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Dangerous Speech Amplified: How ‘Big Tech’ can be a responsible stakeholder in mass atrocity prevention

By Emma Milner

The conversation on Big Tech’s power over speech should be extended to include the role of social media in instances of grave violence, specifically mass atrocities. It should discuss what responsibility Big Tech holds in the prediction and prevention of mass atrocities in an increasingly digitalised world. This paper will seek to demonstrate how such a conversation can be shaped.

R2P is Unable to Protect the Stateless; It’s Time for the United Nations Security Council to Step Up

By Dimitra Protopsalti and Timothy Lionarons

The United Nations instated the Responsibility to Protect in 2005 to shield humankind from mass atrocities. Yet the shortcomings of R2P are a product of its exclusionary nature, that of stateless people. It is time for the UNSC to step up and broaden the inclusiveness of the R2P to protect the stateless.

COVID-19 and the Responsibility to Protect Rohingya Refugees

By Amber Smith and Tom Welch

The Global Centre for the Responsibility to Protect noted COVID-19 would have particularly adverse implications for the ‘70 million people forcibly displaced by conflict, persecution and atrocity’. The 900,000 Rohingya refugees in Cox’s Bazar in Bangladesh is one such example. This piece proposes a response through R2P’s second pillar, focusing on the need to ensure greater inter-state solidarity to protect the Rohingya.

Book Review: Education of an Idealist by Samantha Power

By Eleonor Smith

The Education of an Idealist by Samantha Power provides an insight not only into the world of diplomacy but into the path she took to get there: from her home in Ireland, losing her father, her life as a journalist in Bosnia, journey into the White House and eventually the UN. Power’s book is both a window into the life of a foreign policy insider and a guidebook for 20-somethings looking out to the world of work.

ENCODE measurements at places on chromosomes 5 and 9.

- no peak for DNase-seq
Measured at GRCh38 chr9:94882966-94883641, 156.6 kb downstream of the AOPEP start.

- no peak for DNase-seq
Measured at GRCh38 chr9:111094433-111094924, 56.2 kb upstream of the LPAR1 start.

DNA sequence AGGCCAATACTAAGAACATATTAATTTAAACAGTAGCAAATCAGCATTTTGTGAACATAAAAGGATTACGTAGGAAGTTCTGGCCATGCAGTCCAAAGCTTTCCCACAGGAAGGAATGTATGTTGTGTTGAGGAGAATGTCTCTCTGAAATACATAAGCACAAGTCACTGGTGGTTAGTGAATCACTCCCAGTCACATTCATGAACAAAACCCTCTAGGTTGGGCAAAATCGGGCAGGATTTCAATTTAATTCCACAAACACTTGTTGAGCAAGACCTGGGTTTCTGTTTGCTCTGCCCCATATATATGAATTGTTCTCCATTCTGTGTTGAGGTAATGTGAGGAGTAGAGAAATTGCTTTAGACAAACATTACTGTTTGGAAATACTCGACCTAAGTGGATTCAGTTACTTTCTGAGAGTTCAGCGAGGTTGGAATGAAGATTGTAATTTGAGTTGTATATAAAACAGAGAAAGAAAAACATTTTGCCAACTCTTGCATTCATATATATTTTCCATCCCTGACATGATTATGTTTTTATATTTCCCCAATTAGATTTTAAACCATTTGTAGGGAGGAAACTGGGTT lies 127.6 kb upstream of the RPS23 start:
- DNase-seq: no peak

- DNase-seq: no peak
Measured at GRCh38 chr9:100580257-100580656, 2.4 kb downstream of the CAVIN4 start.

What are we to do with the Romanian memory of the Holocaust?

By Marius Ghincea

The memory of the past shapes our existence, contributes to the way we perceive social reality and helps us to shape our vision of the future we want for ourselves and our descendants. Marius argues accepting the past and recognising the Holocaust in Romania involves reconstructing the historical narratives that are promoted in mass education, culture, and society at large.

Polished Me Like a Jewel

By Emily Faux

Inspired by her visit to Auschwitz-Birkenau, Emily wrote ‘Polished Me Like A Jewel’ as a fictional account of a young Polish Jew, Anne, whose hair was used to manufacture socks after her age and gender rendered her unsuitable for work and sentenced to immediate death.

Disaggregating the “peace vs. justice” debate: breaking the silos and moving towards greater coherence

By Jacqueline J.Y. Cho

The question of how to deal with a difficult past is one that confronts every society emerging from a dark history. Jacqueline argues the peace vs. justice debate centres on understandings of peace and justice that are inadequate as guiding principles of policies concerning ex-combatants. Rather, these policies should be context-driven and address the structural injustices that preceded and contributed to a given conflict.

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